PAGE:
Most people who have a yard or a garden do realize the important role that bees and other insects that pollinate have not only in their own gardens but for the entire environment. Without them our gardens would fail, our farmlands would fail. The importance of their role touches our lives on a daily basis. Just think about this, every three bites of food that we eat depends on one of these little pollinators. Some of the crops we receive every year such as apples, almonds, melons, citrus fruits, pears, plums, squash, pumpkins and so on all depend upon pollinators without them, we’d not be able to enjoy these fruits. So, it’s really important that anyone who gardens makes sure that their gardens are welcoming to bees and other insects that thrive on pollination.
It is sad to say however, that the pollinators in our world are in great peril. This just isn’t the honeybee. This includes bumblebees, carpenter bees, sweat bees, mason bees as well as leaf cutter bees. All of these bees are seeing a decline in their population and that can hurt all of us.
Many scientists believe that there are many reasons for the decline but the major causes are parasites, a variety of diseases and the exposure to our pesticides. Habitat loss is also another reason for a decline in bee populations.
As gardeners, we can help this situation out. If everyone who has a garden got together and took steps to increase the food supply and the habitat for these little pollinators imagine what an impact that would make. As a group, gardeners could add tens of thousands of acres of land for these little creatures to be able to call home. Not only is that a wonderful way to thank them for all they do but it’s very rewarding as a gardener and it’s actually very easy to accomplish!
Here are a few ways that we as gardeners can help our landscapes turn into pollinator heaven:
- Add diverse plantings to the landscape. We need to understand that different pollinators are going to be active at different times so we need to include plants that are going to bloom in the spring, summer and through the end of fall. This in turn will attract a wide variety of little pollinators to our gardens. Pick plants that have different heights as well. Try to include trees that flower as well as flowering shrubs and plants that grow a variety of flower sizes and shapes.
- Always make sure to plant native species in your gardens along with wildflowers. Wildflowers are important because both the wildflowers and the bees evolve together. Native wildflowers is one thing that will definitely provide wild bees with a great source of nectar and pollen.
- Sure everyone wants a perfectly neat yard. However, this kind of a landscape is not going to give our pollinators enough raw materials for them to make their hives and nests. So it’s always a good idea to provide a nesting habitat for them by saving back a small brush pile where there might be some dry grass, reeds and dead wood, this kind of an area will provide a great nesting area.
- Make sure to plant plenty of flowers that produce single flowers. These are flowers that have just one ring of petals. This type of flower actually offers the bees more pollen and nectar than the double petal flowers. Double flowers also are more difficult for bees to get to the inner part of the flower.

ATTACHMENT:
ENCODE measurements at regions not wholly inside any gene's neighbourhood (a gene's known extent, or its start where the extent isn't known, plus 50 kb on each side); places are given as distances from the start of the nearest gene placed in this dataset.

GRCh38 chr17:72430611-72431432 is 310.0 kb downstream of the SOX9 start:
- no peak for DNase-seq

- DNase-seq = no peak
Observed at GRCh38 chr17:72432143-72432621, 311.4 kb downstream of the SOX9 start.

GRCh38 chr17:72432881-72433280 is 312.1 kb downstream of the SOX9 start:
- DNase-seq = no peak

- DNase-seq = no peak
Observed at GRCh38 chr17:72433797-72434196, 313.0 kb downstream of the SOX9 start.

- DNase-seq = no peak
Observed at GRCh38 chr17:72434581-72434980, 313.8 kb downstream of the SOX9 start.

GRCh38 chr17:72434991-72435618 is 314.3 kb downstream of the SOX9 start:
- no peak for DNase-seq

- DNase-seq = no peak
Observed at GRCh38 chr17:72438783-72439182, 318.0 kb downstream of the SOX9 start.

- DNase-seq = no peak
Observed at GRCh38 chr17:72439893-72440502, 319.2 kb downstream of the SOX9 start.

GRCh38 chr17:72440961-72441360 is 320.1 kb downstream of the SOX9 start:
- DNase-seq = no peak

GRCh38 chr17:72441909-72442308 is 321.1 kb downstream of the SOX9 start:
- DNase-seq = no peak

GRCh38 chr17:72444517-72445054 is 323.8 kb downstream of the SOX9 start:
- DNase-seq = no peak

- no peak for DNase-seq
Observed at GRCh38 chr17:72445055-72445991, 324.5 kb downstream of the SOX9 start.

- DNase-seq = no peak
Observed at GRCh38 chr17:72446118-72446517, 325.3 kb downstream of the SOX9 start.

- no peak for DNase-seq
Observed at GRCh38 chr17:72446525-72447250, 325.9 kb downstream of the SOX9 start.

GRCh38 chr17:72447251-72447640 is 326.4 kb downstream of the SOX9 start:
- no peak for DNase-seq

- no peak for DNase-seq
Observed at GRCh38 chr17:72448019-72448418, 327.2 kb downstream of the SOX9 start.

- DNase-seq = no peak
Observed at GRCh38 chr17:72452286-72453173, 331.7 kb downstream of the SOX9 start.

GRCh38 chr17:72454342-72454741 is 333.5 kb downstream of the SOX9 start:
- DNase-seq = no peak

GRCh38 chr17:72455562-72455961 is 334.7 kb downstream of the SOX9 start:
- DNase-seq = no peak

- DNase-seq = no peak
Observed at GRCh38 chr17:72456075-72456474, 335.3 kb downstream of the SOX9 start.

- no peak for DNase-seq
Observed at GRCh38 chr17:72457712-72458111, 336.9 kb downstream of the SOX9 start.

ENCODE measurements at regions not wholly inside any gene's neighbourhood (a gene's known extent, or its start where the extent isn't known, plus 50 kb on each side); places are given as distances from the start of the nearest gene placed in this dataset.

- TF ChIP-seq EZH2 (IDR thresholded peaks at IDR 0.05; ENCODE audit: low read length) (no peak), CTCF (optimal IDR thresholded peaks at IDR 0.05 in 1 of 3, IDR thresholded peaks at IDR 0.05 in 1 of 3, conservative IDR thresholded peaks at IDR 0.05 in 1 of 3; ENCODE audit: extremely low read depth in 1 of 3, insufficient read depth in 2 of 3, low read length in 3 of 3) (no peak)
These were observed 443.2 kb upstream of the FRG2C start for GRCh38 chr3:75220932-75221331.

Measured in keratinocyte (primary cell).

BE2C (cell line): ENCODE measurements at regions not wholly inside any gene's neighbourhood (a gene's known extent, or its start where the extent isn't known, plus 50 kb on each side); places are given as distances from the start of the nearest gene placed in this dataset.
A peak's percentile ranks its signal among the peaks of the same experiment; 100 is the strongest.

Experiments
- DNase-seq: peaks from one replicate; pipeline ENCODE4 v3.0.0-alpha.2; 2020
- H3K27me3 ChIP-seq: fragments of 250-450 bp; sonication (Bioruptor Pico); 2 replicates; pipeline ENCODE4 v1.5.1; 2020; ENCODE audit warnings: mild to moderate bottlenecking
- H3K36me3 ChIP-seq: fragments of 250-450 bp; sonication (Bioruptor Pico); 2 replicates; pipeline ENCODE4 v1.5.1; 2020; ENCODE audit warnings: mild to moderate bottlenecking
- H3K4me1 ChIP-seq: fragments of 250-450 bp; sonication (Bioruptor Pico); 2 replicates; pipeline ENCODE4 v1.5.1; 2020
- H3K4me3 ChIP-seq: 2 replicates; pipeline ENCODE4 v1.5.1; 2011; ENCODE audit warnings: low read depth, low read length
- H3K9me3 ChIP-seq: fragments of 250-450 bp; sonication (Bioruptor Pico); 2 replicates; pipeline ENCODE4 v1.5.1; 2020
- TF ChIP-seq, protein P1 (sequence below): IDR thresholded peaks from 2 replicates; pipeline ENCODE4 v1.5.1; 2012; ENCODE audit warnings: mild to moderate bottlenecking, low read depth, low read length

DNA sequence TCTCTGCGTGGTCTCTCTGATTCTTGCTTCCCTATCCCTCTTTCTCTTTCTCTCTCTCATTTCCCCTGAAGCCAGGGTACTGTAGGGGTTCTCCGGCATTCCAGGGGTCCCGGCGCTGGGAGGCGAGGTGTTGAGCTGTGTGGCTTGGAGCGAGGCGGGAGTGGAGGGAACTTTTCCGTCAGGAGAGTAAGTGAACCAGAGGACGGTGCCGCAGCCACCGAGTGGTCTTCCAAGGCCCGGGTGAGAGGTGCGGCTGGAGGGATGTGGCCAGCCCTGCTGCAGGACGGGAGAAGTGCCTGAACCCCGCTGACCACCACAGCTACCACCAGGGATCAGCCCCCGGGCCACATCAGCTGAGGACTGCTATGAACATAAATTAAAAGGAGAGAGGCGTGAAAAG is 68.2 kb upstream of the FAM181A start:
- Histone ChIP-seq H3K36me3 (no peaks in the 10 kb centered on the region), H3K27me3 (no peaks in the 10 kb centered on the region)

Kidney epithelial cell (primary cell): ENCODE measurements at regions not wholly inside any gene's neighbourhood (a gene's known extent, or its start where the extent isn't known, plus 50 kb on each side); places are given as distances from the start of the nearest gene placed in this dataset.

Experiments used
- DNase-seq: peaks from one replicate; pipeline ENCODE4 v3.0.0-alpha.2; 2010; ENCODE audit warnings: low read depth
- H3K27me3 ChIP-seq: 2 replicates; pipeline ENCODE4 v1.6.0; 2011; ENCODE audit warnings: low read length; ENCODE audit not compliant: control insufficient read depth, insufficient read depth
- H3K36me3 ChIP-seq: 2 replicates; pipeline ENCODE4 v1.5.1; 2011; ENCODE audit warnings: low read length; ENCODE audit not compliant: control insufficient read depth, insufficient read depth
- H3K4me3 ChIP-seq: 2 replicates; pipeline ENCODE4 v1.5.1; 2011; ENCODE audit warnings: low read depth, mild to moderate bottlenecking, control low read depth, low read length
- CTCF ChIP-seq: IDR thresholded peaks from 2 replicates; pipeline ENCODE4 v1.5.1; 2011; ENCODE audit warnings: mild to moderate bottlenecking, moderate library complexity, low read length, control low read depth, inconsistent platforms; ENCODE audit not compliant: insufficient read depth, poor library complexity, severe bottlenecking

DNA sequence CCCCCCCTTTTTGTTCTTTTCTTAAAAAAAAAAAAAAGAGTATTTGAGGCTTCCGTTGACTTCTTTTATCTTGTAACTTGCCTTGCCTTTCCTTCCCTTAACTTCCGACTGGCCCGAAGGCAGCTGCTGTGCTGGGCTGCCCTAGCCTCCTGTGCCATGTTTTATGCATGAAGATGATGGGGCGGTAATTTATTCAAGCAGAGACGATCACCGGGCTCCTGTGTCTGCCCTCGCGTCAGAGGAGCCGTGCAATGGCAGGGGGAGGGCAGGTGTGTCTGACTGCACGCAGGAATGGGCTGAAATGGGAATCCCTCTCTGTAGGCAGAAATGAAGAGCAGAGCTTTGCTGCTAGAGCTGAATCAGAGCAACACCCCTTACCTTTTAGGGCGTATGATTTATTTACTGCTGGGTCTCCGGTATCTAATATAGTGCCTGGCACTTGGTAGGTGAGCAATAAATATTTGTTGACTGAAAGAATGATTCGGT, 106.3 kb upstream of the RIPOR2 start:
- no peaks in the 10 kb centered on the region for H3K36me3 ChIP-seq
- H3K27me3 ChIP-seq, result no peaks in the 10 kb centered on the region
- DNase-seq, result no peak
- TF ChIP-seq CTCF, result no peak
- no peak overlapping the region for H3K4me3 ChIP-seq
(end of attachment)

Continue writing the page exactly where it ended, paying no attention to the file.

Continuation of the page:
- Bees like certain colors so it’s a good idea to focus on those colors if you can. Some of their favorite colors are blue, purple and yellow. Also the flat or shallow blooms like daisies, asters and zinnias are going to attract the bigger bees. Those who have long tongues are going to be attracted to the mint family that include nepeta, oregano, salvia, lavender and mint. This kind of bee likes flowers that have hidden nectar spurs like flowers such as larkspur, monarda, columbine and even snapdragons.
- Do your best to avoid using pesticides on your flowers. Even if they say they are organic, it’s not a good idea to use them. These pesticides are simply toxic to bees and their fellow pollinators.
- You might even want to consider becoming a backyard beekeeper. You can do this by just having one or two beehives in your backyard and that should create enough bees to keep your garden blooming for years to come as well as getting a little bit of honey out of it at the same time.
List of Flowers Bees Absolute Love
• Anise Hyssop
• Butterfly Weed
• Bee Balm
• Black-eyed Susan
Consider getting involved outside of your own garden by joining the Pollinator Partnership. This is a group of people who teach awareness of the situation we find ourselves in and they sponsor the National Pollinator Week. Their website has tons of resources that include educational tools as well as educational activities. You can also join local gardening groups and native plant societies in your area to get more involved in a variety of volunteer opportunities. You can spread the word by visiting schools and starting community awareness programs as well. Anything that will help others understand the importance of bees and other pollinators in this world.
So the next time you are considering taking a fly swatter to that bee that’s buzzing around your head, think twice about it because you could just be taking food right out of your mouth as well as the mouths of your family.